Don't know about the pneumatic starters, Paul, but the large pedal reed on the Willis III in Sheffield City Hall has the same type of boot enclosures.

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Guest Nigel ALLCOAT
................noting (in passing) some 32' woods opposite the verger's door that (if I remember rightly) speak through grilles in the floor because the mouths are below normal floor level.

 

Having recently been to Ripon, the 32ft Double Open there goes into the ground in the South Aisle - next to the Virgers' door - and metal grilles cover the holes where the mouths are. It was a day before I realized that there were pipes standing there and the grilles were not part of the heating system. The scale is so enormous that I am sure two strides see you pass from one pipe to another. The whole instrument is a sonic experience. And a charming city too. I hope that I left a part of it standing.

 

All best wishes,

Nigel

 

 

P.S. And because Ripon has an excellent and hugely useful Violone 16 too (Lewis?), I am reminded to remind readers of the (unsurpassed in the UK?) Violones of Taylors' of Leicester. They are of Vienna Philharmonic quality. Go to Emmanuel Church, Loughborough or some Leicester churches (like St Andrew's Jarrom Street), and you will hear real quality bass lines from wooden pipes.

N

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Chris, if you have the time, take a trip into Winchester Cathedral, and there you will see a 32' Wooden Contra Bombarde, built (I think) by Hele. It has a huge 'rolling' sound, giving a most splendid effect, entirely appropriate to the huge building in which the organ is situated!

 

Yes, it was Hele & Company's only attempt at a 32p reed. It is certainly a very full sound.

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Guest Cynic
Having recently been to Ripon, the 32ft Double Open there goes into the ground in the South Aisle - next to the Virgers' door - and metal grilles cover the holes where the mouths are. It was a day before I realized that there were pipes standing there and the grilles were not part of the heating system. The scale is so enormous that I am sure two strides see you pass from one pipe to another. The whole instrument is a sonic experience. And a charming city too. I hope that I left a part of it standing.

 

All best wishes,

Nigel

P.S. And because Ripon has an excellent and hugely useful Violone 16 too (Lewis?), I am reminded to remind readers of the (unsurpassed in the UK?) Violones of Taylors' of Leicester. They are of Vienna Philharmonic quality. Go to Emmanuel Church, Loughborough or some Leicester churches (like St Andrew's Jarrom Street), and you will hear real quality bass lines from wooden pipes.

N

 

 

'Senior moment', or worries about.....

You know, I could be muddling up the two cathedrals/organs. The verger's offices are in similar positions. I realise that Ripon and Hereford are not exactly close together, but I'm leaping in to be embarassed now rather than later. I am 100% certain about the 32' boots and action on show at Hereford but as to the Double Open Wood....... Lord only knows!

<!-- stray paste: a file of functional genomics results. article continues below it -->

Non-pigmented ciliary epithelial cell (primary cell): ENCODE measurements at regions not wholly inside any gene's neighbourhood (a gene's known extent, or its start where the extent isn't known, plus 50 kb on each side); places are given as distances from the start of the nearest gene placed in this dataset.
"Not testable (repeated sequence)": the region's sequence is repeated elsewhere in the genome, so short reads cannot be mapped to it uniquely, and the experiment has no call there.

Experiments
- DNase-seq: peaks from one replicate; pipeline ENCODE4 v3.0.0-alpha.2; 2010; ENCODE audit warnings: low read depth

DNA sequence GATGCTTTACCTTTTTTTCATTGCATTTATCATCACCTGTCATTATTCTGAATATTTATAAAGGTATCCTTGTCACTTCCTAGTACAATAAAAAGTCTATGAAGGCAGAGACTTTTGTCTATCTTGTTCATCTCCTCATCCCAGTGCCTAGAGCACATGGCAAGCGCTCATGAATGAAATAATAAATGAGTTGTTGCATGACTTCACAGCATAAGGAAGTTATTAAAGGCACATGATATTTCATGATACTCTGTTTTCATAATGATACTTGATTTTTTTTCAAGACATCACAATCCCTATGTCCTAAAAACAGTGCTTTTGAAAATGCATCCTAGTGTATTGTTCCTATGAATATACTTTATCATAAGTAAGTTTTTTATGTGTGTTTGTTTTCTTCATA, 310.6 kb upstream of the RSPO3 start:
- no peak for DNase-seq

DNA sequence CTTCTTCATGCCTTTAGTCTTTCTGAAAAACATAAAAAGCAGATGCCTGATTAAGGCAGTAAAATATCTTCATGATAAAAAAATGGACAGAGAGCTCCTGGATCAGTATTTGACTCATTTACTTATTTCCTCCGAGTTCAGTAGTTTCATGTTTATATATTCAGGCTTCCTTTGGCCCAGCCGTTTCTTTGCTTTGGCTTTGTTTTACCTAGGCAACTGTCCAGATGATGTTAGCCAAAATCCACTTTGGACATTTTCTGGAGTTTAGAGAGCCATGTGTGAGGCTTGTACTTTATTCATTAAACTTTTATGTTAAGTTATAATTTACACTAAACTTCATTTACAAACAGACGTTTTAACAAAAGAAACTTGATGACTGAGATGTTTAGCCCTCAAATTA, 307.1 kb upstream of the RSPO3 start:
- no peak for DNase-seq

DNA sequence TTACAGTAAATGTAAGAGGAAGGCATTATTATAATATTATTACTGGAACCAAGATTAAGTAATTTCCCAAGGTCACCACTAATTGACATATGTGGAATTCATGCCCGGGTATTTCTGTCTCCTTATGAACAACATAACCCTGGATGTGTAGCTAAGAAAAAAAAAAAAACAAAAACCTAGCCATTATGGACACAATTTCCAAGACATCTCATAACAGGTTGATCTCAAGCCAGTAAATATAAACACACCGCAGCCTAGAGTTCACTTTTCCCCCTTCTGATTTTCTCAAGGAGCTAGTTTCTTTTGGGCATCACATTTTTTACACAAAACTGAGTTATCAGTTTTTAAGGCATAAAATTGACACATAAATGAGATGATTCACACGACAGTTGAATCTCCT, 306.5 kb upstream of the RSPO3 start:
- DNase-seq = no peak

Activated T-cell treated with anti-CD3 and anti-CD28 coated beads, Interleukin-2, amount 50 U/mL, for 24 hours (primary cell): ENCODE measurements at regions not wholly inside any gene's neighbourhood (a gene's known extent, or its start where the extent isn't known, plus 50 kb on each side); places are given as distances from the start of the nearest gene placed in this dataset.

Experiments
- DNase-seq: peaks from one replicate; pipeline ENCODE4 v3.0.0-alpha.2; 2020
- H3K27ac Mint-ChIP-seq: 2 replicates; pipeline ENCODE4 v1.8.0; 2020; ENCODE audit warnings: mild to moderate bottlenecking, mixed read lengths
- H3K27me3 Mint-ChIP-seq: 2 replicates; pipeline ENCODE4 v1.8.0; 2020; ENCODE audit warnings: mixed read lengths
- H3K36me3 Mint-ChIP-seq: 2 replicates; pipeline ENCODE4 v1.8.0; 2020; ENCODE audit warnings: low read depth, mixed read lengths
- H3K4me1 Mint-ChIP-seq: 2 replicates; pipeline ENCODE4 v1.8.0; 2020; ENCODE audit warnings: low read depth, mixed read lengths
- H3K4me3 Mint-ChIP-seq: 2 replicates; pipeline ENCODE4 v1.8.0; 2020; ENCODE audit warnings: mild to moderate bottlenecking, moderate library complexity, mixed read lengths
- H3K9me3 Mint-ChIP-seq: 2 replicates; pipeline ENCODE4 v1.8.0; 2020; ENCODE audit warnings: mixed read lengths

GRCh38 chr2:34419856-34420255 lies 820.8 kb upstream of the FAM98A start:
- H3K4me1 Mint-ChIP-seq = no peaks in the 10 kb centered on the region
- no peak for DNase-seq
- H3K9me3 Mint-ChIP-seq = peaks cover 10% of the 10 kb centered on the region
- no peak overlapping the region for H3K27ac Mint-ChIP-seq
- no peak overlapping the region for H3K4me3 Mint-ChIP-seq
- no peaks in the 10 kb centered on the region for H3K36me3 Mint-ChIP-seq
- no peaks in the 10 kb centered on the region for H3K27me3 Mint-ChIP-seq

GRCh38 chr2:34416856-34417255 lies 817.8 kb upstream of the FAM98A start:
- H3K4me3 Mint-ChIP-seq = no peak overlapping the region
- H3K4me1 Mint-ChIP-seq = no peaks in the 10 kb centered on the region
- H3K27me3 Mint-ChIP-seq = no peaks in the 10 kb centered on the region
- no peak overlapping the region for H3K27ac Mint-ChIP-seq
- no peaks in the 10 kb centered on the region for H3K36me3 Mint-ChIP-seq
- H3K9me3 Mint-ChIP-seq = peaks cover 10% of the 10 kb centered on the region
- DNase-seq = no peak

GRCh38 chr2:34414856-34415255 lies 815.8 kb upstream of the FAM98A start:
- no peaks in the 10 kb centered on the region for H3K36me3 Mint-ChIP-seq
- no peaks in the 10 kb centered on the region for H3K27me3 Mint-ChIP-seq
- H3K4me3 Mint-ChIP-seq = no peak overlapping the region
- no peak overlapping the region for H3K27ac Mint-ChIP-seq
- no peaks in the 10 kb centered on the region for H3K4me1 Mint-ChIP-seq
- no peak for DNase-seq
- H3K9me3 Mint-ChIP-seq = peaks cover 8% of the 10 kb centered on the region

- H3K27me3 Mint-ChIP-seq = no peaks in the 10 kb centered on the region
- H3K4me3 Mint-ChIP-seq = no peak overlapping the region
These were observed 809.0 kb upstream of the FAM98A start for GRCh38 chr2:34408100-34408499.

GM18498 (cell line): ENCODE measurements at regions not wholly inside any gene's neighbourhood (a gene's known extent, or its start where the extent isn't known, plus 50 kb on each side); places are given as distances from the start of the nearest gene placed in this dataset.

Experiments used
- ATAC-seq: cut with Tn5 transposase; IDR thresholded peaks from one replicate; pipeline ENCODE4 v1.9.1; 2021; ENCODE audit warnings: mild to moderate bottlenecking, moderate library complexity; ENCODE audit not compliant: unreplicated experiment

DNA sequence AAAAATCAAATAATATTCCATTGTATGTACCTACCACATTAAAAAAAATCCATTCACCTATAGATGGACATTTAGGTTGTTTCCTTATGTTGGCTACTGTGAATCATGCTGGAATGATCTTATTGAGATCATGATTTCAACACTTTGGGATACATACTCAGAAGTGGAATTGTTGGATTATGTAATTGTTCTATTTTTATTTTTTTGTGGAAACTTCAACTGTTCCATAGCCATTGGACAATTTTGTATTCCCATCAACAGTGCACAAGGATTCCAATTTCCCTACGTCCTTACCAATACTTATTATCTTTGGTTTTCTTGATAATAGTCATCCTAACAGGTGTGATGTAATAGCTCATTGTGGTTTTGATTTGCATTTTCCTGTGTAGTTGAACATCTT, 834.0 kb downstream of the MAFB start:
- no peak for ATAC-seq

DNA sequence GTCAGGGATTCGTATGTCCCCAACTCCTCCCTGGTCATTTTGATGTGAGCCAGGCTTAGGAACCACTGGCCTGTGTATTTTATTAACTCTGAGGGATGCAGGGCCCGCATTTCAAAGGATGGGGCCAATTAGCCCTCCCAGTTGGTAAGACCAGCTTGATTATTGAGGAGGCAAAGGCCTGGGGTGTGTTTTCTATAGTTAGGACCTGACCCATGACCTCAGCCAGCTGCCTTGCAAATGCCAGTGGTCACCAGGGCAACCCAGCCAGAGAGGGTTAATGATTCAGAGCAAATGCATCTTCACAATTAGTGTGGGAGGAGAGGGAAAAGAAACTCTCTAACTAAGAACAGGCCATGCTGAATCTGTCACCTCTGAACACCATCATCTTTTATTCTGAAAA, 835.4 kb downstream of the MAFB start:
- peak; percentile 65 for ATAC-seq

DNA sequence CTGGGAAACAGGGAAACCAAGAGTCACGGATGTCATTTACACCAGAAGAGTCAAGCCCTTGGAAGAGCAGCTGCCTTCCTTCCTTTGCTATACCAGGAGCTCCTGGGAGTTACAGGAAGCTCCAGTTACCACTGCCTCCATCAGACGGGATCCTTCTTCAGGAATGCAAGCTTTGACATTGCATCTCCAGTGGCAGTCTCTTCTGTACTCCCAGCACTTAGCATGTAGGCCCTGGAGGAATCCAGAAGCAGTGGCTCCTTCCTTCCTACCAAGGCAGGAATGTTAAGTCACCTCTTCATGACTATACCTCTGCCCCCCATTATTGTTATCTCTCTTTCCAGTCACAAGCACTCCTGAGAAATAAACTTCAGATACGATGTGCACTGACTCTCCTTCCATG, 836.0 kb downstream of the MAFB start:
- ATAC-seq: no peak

[Looks like I won't have to wait too long for senility......

Thinks: maybeI'll mellow in my old age?

This could be useful.]

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Guest Nigel ALLCOAT
'Senior moment', or worries about.....

You know, I could be muddling up the two cathedrals/organs. The verger's offices are in similar positions. I realise that Ripon and Hereford are not exactly close together, but I'm leaping in to be embarassed now rather than later. I am 100% certain about the 32' boots and action on show at Hereford but as to the Double Open Wood....... Lord only knows!

 

[Looks like I won't have to wait too long for senility......

Thinks: maybeI'll mellow in my old age?

This could be useful.]

 

Paul, don't be so cynical about senility. You have far to go . When you get to my age .......!

 

You have just played in far more places than me and so you have every reason to muddle.

 

Hereford doth display, me thinks, just as you say.

 

All the best.

Nigel (I think)

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'Senior moment', or worries about.....

You know, I could be muddling up the two cathedrals/organs. The verger's offices are in similar positions. I realise that Ripon and Hereford are not exactly close together, but I'm leaping in to be embarassed now rather than later. I am 100% certain about the 32' boots and action on show at Hereford but as to the Double Open Wood....... Lord only knows!

 

[Looks like I won't have to wait too long for senility......

Thinks: maybeI'll mellow in my old age?

This could be useful.]

 

Yes, the 32 Reed is in a glass case, but the Open Woods are all at ground level, although they are opposite the vestry door, just where the choir line up for the pre and post service prayers... :unsure:

If you select just the 32 reed at Hereford and tap a note in the bottom octave the starter motor sounds just like someone slamming the South (St John) door, although I never managed to get the verger to actually run to the door!

At the recent rebuild (year before last?) I believe the 32 reed was loudened. (again?) That's at least what I was told and later read somewhere but I couldn't really tell when i played it last year. Perhaps I've spent too long over the last few years listening to the incredible reed 32 at Notre Dame de Paris... :)

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Wooden string type pipes can also be very nice too. Gray and Davidson were rather good at these. They often tended to put in a 16' contra dulciana in pedal organs of a moderate size. They also borrowed the bottom octave as the bottom 12 notes of a swell double diapason - in essence, a bourdon. This was useful as it didn't fill the Swell box up with large 16' bourdon pipes. The change in tone quality was noticable in single notes, but in chorus, pretty undetectable.